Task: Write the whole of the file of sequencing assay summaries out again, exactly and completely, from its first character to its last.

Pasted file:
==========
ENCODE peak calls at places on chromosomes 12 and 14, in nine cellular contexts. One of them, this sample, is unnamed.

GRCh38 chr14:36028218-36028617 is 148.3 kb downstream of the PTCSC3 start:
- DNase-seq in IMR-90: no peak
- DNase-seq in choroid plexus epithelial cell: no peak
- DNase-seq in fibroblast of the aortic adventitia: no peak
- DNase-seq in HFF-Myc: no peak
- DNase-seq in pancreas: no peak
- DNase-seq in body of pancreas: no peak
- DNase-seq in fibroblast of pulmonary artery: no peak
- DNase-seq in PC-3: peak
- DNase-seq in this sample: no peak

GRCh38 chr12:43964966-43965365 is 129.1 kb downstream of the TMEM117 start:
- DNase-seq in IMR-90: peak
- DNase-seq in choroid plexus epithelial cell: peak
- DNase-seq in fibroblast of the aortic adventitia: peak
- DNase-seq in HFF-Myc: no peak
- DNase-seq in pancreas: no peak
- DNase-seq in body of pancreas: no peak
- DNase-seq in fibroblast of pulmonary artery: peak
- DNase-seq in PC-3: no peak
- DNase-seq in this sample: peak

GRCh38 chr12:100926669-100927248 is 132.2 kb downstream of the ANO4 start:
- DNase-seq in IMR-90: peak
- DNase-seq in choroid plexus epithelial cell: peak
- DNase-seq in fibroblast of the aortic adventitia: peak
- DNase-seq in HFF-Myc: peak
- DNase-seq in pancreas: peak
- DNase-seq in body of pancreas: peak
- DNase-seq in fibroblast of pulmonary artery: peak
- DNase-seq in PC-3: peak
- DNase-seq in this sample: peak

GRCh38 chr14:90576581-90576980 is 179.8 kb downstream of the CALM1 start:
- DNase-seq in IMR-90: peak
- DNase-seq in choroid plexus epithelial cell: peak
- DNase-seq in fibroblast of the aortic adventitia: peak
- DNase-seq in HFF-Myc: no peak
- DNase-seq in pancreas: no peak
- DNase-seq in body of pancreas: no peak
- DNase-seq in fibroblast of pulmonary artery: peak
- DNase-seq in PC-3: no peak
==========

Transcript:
ENCODE peak calls at places on chromosomes 12 and 14, in nine cellular contexts. One of them, this sample, is unnamed.

GRCh38 chr14:36028218-36028617 is 148.3 kb downstream of the PTCSC3 start:
- DNase-seq in IMR-90: no peak
- DNase-seq in choroid plexus epithelial cell: no peak
- DNase-seq in fibroblast of the aortic adventitia: no peak
- DNase-seq in HFF-Myc: no peak
- DNase-seq in pancreas: no peak
- DNase-seq in body of pancreas: no peak
- DNase-seq in fibroblast of pulmonary artery: no peak
- DNase-seq in PC-3: peak
- DNase-seq in this sample: no peak

GRCh38 chr12:43964966-43965365 is 129.1 kb downstream of the TMEM117 start:
- DNase-seq in IMR-90: peak
- DNase-seq in choroid plexus epithelial cell: peak
- DNase-seq in fibroblast of the aortic adventitia: peak
- DNase-seq in HFF-Myc: no peak
- DNase-seq in pancreas: no peak
- DNase-seq in body of pancreas: no peak
- DNase-seq in fibroblast of pulmonary artery: peak
- DNase-seq in PC-3: no peak
- DNase-seq in this sample: peak

GRCh38 chr12:100926669-100927248 is 132.2 kb downstream of the ANO4 start:
- DNase-seq in IMR-90: peak
- DNase-seq in choroid plexus epithelial cell: peak
- DNase-seq in fibroblast of the aortic adventitia: peak
- DNase-seq in HFF-Myc: peak
- DNase-seq in pancreas: peak
- DNase-seq in body of pancreas: peak
- DNase-seq in fibroblast of pulmonary artery: peak
- DNase-seq in PC-3: peak
- DNase-seq in this sample: peak

GRCh38 chr14:90576581-90576980 is 179.8 kb downstream of the CALM1 start:
- DNase-seq in IMR-90: peak
- DNase-seq in choroid plexus epithelial cell: peak
- DNase-seq in fibroblast of the aortic adventitia: peak
- DNase-seq in HFF-Myc: no peak
- DNase-seq in pancreas: no peak
- DNase-seq in body of pancreas: no peak
- DNase-seq in fibroblast of pulmonary artery: peak
- DNase-seq in PC-3: no peak